As a lawyer who works on political and lèse-majesté cases, the saying “There is nothing to worry about if you’re not guilty” only applies to general criminal cases, not lèse-majesté cases. If you follow the cases taken up by Thai Lawyers for Human Rights, you’ll see that while many of them filed by members of opposite groups or royalist groups are based on actual acts, they do not fall within the scope of the crime. These include referring to a former king or persons outside of the protection of the law, wearing clothes regarded as mockery or ridicule, affixing stickers of the king portrait, etc.

As it has turned out, the law has been instrumentalized by groups of opposite political stances. Whenever the other groups express opinions or criticism, no matter if they address a public concern or quote publicly available academic sources, the said groups often respond by filing an allegation first. Whether the accused is guilty or not is up to them to prove to the court.

Then, there is the mobilization of individuals bringing accusations in regions other than one in which the target resides. For instance, the defendant lives in Bangkok, but the case has been brought in the south, and vice versa; or the defendant is in the Northeast but the case has been filed in the North. Can anyone not see the true intention of these operations? In particular, if the accused are children or youth, they are at risk of having their futures ruined and carrying a criminal record forever. Most importantly, they will lose faith in the law and justice system, which will impact society in the future.

In the lawsuits arising from protests, children and youth who decide to confess and accept the pre-indictment measures must comply with the rehabilitation plan determined by the director of the Juvenile Detention Center. If the child manages, the case is abated. Should they have accepted the post-indictment measures or measures in lieu of a verdict, they must comply with the rehabilitation plan determined by the director of the Juvenile Detention Center or the person authorized by the court. If the child manages, the court disposes of the case. In some instances, courts have passed a suspended imprisonment sentence and determined probation conditions.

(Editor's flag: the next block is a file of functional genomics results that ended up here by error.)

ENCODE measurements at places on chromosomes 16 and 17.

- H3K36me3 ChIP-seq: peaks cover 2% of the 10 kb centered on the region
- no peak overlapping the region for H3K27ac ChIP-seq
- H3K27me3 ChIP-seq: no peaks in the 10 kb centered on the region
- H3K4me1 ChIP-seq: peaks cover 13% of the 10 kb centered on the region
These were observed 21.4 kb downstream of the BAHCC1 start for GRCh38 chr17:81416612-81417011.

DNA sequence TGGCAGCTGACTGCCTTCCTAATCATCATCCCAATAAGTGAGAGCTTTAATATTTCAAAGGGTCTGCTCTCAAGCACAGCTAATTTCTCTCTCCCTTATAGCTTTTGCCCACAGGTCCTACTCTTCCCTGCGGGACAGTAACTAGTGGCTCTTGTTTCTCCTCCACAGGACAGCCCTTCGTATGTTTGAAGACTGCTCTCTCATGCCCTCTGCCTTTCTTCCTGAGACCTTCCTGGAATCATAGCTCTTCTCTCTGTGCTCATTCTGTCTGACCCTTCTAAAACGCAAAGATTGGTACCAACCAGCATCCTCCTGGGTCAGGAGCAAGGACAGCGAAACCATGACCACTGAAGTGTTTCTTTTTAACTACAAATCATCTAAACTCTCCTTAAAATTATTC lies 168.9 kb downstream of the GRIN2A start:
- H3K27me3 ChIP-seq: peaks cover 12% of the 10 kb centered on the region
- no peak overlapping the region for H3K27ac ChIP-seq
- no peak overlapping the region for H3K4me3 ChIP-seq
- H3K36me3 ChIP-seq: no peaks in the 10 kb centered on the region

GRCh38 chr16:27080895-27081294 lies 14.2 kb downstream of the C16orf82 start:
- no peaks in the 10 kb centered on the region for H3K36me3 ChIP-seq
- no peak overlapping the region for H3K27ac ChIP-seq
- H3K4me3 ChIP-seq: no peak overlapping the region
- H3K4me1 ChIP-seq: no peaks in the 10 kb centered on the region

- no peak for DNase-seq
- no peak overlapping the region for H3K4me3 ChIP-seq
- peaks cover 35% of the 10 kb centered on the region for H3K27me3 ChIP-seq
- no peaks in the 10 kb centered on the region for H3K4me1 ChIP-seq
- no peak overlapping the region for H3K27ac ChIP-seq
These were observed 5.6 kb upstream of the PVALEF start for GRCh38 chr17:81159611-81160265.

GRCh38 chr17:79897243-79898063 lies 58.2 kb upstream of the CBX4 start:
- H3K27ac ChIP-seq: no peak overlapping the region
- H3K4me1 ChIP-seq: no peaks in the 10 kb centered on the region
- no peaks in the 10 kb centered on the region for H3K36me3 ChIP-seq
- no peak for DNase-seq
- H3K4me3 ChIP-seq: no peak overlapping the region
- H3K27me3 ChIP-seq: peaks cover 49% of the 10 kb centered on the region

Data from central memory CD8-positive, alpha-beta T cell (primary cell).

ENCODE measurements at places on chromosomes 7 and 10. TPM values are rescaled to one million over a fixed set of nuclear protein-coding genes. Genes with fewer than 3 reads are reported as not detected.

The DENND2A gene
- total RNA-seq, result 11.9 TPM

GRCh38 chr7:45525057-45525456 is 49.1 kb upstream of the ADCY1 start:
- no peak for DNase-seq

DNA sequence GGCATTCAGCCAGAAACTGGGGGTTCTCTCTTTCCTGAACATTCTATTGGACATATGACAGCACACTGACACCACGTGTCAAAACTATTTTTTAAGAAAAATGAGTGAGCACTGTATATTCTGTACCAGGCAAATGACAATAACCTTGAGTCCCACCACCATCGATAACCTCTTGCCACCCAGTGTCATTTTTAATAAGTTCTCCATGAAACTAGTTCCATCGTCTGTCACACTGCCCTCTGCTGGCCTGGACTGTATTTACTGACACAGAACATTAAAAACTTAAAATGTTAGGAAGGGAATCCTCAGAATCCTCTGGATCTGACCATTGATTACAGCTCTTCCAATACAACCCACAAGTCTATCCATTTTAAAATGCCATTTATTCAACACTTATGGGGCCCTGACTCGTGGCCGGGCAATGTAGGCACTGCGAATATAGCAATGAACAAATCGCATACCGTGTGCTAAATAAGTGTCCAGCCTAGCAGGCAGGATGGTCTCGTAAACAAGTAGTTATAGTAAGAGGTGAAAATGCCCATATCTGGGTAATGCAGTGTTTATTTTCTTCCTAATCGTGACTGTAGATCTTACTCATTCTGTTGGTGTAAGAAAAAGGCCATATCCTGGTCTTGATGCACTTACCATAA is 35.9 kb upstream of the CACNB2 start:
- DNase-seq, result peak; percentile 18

Lèse-majesté cases against children have unfolded in different ways: where the defendants confessed and accepted measures in lieu of a verdict under Section 132 paragraph 1; where the defendants defended themselves in a trial and were sentenced to a suspended imprisonment (such as in the case against Sai Nam, a young person who wore a crop top in a fashion show); or where the sentence of imprisonment was converted to a training at the Training Center (such in the case against “Petch” who gave a speech at King Taksin the Great Monument). Despite the name, the “Training Center” is de factor a place of confinement.

“The Training Center” is defined by Section 4 of the Juvenile and Family Court and Procedure Act as an agency or an organization established under the Juvenile and Family Court Establishment Act with tasks to control, look after, rectify, rehabilitate, improve behaviors and habits of, provide general or vocational education for, and help and support children and youth. A child in conflict with the law may be required to attend training at such a Training Center after the Juvenile and Family Court has issued a verdict.
The Center shall also prepare the children and youth for problems in the outside environment and monitor them as they return to their family and society, as well as coordinate with the community to prevent a repetition of such crimes committed by children and youth in the future.
The Regulations of the Department of Juvenile Observation and Protection on the Operation of Shelters and Training Centers B.E. 2547 (1964) establishes some principles related to the Training Center, including: